Even though Shahid read American poetry extensively, he didn’t allow America’s minimalism to water him down and introduced the expansiveness of Urdu poetry into the bloodstream of his writings. His attachment to his roots and the distance from his homeland impacted him deeply. In an essay, Shahid wrote that ‘the moon would shine into my dorm room, and I remember one night closing my eyes and feeling I was in my room in Kashmir’, and that ‘sometimes in a bar at 2:00 a.m., like so many Americans, I felt alone, almost an exile (except when I got lucky!)’.3 Even though he viewed Penn State as ‘a home’ if not ‘home’, looking back at his initial years there, he called his move to America an ‘inescapable exile’.4
Shahid was never banished from a nation state or exiled because of his political stance; he was simply an immigrant and was aware of that. He also acknowledged that the word exile didn’t have the same resonance in the modern-day world; one could simply take a flight and reach home. He was aware that his condition wasn’t that of an exile but simply a matter of choice.
As he said in an interview: ‘You constantly meet people who are immigrants and who say, oh, I feel like I’ve lost my culture and I’ve lost my roots, and I say please don’t be so fussy about it. The airplanes work. I mean, if you have a certain kind of income, whether you live in Bombay and fly to Kashmir, or you live in New York and fly to Kashmir, for a certain group it really makes no difference.’5
He acknowledged that all this talk about exile was, to some extent, poet-speak, but he also believed that there were psychological consequences of distance that existed beyond the definition of the word émigré. Looking back at his time at Penn State, Shahid said that what he meant by the word exile was ‘an entirely new kind of geography, an entirely new kind of sensibility that became available to my poetry . . . [Long pause.] I used ‘exile’ also because, in some ways, when you write in English, in India, you are in some ways an exile in your own land. In some ways. And I know I’m romanticizing.’6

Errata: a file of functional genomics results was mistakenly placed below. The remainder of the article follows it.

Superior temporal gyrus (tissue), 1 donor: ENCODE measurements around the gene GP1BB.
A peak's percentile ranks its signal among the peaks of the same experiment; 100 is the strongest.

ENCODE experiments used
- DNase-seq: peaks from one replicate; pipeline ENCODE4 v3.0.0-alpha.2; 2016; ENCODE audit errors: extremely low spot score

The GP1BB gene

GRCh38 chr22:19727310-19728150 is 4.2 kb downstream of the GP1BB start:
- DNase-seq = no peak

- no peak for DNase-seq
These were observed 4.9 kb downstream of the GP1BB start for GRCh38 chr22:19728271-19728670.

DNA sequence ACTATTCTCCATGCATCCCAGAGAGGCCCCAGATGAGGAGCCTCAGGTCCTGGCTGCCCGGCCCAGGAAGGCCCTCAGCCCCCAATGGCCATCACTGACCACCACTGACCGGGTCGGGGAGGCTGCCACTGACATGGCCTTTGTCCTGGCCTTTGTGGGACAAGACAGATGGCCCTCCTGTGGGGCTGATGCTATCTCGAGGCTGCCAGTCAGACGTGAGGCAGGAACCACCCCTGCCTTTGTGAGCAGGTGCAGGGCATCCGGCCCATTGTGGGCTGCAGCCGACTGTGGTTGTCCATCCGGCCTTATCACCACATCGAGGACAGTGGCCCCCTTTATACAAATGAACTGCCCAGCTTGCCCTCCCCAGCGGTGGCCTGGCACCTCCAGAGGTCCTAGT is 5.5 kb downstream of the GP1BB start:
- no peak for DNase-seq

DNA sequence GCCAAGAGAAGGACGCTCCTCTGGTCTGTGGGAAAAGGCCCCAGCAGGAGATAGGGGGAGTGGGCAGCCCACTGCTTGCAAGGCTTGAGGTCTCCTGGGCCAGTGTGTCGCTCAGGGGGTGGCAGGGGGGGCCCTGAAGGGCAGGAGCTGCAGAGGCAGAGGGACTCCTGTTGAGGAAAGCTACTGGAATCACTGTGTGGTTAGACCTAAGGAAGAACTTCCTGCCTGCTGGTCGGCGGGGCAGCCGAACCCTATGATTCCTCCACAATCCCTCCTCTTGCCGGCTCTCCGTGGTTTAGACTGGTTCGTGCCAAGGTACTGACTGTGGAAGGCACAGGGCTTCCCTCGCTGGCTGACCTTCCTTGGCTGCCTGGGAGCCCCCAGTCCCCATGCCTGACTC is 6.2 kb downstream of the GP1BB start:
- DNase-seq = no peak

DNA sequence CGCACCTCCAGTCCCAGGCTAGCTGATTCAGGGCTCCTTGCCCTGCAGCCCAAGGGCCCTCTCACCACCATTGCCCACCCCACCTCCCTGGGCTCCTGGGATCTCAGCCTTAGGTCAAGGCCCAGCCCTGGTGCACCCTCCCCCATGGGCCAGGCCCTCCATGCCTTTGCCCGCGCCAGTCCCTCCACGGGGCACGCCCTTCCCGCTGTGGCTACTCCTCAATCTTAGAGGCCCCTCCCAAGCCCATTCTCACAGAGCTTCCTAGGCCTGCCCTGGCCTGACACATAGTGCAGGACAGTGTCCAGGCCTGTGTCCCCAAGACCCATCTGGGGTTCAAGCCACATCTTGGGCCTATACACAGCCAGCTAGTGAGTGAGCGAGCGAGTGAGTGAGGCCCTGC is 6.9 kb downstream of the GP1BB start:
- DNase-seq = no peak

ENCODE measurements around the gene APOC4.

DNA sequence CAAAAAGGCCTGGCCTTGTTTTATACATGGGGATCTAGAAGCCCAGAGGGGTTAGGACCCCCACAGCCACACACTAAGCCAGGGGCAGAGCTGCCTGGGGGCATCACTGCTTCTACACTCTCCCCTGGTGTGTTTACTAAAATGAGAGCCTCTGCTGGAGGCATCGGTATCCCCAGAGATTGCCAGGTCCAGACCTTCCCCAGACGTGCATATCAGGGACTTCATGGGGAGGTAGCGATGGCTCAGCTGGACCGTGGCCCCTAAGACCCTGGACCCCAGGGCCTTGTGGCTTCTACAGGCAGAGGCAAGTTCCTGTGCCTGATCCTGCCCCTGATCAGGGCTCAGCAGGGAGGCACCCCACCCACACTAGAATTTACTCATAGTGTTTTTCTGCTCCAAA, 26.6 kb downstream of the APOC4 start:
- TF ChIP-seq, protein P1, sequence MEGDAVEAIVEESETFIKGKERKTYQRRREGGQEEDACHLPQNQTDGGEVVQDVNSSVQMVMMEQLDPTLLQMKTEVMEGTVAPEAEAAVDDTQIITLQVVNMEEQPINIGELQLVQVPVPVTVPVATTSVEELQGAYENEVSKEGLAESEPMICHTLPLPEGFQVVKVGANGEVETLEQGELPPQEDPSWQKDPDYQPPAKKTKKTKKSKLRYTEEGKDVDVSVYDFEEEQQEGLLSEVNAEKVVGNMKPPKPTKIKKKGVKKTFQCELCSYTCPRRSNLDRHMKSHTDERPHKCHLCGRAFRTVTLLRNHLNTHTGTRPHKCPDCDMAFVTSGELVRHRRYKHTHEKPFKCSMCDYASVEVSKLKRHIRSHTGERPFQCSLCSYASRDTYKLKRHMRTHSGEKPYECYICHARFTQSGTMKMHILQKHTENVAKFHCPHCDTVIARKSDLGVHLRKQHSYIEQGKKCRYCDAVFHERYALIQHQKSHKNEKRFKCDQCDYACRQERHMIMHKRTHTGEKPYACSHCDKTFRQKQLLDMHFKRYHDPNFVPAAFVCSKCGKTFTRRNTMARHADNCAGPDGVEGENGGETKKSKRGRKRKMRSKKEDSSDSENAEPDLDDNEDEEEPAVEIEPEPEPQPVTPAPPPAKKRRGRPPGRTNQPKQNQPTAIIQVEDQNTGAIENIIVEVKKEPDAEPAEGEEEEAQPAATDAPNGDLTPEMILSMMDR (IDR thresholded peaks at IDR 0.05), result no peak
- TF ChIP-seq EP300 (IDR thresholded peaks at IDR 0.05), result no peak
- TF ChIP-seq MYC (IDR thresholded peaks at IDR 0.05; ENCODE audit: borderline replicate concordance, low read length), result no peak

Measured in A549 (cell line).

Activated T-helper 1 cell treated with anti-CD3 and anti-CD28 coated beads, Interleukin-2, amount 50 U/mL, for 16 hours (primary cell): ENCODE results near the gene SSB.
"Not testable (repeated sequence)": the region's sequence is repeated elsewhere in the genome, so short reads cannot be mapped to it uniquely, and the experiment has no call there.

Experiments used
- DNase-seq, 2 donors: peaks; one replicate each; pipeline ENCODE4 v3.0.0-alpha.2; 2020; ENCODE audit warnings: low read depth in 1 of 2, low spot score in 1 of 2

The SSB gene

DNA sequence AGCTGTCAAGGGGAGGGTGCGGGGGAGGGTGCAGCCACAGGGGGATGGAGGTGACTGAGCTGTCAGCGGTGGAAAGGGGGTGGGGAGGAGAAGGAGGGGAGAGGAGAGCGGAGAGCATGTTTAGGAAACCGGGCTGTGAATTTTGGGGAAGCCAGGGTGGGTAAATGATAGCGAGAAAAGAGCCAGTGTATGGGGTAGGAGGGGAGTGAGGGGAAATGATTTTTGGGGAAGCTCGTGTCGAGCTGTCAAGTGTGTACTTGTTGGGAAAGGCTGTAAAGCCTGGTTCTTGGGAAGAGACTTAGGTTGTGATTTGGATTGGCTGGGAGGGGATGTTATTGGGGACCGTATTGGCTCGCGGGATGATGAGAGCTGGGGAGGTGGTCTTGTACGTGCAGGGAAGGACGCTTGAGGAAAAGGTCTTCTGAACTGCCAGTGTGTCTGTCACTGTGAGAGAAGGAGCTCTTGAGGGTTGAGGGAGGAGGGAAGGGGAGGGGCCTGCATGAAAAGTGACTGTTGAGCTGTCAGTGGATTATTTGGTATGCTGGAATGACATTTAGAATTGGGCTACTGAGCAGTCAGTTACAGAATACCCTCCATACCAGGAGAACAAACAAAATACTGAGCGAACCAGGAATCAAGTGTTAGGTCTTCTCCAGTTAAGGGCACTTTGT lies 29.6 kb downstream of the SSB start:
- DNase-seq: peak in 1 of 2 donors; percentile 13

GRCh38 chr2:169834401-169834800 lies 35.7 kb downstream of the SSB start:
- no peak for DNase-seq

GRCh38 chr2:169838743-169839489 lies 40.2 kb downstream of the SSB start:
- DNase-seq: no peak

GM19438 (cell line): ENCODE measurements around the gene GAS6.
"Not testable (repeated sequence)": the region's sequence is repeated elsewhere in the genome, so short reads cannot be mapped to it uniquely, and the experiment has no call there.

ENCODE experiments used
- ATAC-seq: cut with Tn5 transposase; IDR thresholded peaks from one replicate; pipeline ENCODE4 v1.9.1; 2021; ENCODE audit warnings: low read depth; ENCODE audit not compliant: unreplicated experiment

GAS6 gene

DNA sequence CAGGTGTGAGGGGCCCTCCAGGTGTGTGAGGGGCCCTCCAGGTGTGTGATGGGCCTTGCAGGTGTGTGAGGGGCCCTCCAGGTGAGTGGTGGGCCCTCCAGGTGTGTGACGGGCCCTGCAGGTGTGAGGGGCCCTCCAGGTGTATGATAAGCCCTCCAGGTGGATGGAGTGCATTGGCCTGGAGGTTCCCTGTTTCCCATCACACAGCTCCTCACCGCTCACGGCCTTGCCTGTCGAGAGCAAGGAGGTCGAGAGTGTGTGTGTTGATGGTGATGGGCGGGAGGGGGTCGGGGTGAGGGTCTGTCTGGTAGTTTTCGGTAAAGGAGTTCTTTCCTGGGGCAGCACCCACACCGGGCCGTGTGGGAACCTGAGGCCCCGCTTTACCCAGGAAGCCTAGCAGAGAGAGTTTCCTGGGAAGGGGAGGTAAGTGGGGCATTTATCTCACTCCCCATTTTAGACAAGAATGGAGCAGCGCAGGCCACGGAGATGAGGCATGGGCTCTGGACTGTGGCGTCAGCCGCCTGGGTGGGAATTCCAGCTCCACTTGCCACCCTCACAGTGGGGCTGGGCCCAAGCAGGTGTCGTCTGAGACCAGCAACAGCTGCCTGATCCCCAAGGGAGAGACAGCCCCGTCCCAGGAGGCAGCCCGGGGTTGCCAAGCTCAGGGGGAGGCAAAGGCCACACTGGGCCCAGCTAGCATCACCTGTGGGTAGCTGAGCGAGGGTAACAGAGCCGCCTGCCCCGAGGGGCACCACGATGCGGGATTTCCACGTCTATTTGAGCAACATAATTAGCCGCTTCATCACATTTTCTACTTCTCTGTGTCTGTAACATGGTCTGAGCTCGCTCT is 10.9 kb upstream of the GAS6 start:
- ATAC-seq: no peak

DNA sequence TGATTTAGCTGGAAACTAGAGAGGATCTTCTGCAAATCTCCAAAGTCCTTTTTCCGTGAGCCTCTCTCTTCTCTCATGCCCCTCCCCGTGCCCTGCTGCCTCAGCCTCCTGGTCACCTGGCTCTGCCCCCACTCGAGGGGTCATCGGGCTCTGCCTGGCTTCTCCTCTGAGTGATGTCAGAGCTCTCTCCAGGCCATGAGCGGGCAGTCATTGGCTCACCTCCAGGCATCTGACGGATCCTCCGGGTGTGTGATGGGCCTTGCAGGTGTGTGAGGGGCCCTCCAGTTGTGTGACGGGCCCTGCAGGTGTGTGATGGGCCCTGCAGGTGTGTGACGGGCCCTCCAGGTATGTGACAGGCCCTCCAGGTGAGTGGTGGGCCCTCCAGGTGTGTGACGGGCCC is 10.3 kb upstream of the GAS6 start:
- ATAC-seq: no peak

He said that he used the term exile and not expatriate because ‘the former is a term with a lot of resonance, because it describes some of the emotional states that the latter would not’.7 The exilic element is evident in The Half-Inch Himalayas. What emerges from the poems is a sense of distance, evident in the title of the collection. The first poem, ‘Postcard from Kashmir’, which is considered by many as the epigraph to the collection, evokes the ‘ultramarine waters’ of the Jhelum and provides a sense of perspective from which the poet is looking at the Himalayan mountains that surround Kashmir:
Kashmir shrinks into my mailbox,
my home a neat four by six inches.
I always loved neatness. Now I hold
the half-inch Himalayas in my hand.8
1. Christian Benvenuto, ‘Interview with Agha Shahid Ali’, Massachusetts Review, vol. 43, no. 2, Summer 2002, p. 262.
2. Agha Shahid Ali, ‘A Darkly Defense of Dead White Males’.
6. Christian Benvenuto, ‘Interview with Agha Shahid Ali’.
7. Agha Shahid Ali, ‘Agha Shahid Ali: The Lost Interview’, Interview by Stacey Chase, The Café Review, Spring 2011.
8. Agha Shahid Ali, ‘Postcard from Kashmir’, The Veiled Suite.